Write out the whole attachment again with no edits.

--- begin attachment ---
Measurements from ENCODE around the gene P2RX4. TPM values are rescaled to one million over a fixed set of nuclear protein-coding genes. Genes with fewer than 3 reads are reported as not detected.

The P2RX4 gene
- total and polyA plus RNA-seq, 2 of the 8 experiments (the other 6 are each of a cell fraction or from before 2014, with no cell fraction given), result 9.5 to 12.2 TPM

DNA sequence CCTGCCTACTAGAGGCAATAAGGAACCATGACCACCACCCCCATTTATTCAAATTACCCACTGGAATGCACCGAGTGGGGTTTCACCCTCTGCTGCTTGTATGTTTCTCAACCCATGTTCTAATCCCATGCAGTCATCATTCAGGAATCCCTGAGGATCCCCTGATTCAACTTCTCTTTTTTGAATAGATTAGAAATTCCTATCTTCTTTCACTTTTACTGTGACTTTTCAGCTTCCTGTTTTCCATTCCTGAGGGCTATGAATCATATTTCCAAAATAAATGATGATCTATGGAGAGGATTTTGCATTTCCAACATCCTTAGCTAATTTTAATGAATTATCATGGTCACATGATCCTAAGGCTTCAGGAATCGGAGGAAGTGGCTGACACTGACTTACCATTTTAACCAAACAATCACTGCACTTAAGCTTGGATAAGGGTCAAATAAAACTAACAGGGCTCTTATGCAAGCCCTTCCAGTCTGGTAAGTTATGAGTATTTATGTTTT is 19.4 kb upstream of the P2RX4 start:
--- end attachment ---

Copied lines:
Measurements from ENCODE around the gene P2RX4. TPM values are rescaled to one million over a fixed set of nuclear protein-coding genes. Genes with fewer than 3 reads are reported as not detected.

The P2RX4 gene
- total and polyA plus RNA-seq, 2 of the 8 experiments (the other 6 are each of a cell fraction or from before 2014, with no cell fraction given), result 9.5 to 12.2 TPM

DNA sequence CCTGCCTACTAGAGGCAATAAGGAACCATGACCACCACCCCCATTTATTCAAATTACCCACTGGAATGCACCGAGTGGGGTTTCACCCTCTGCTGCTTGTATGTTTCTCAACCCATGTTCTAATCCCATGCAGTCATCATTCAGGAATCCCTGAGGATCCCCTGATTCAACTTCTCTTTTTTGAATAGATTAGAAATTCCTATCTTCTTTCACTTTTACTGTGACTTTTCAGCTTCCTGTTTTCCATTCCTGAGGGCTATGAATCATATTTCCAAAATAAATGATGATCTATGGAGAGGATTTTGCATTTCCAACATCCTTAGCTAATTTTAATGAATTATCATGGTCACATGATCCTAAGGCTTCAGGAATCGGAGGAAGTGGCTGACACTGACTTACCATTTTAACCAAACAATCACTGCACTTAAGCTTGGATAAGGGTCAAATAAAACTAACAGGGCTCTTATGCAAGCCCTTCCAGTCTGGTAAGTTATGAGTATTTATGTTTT is 19.4 kb upstream of the P2RX4 start: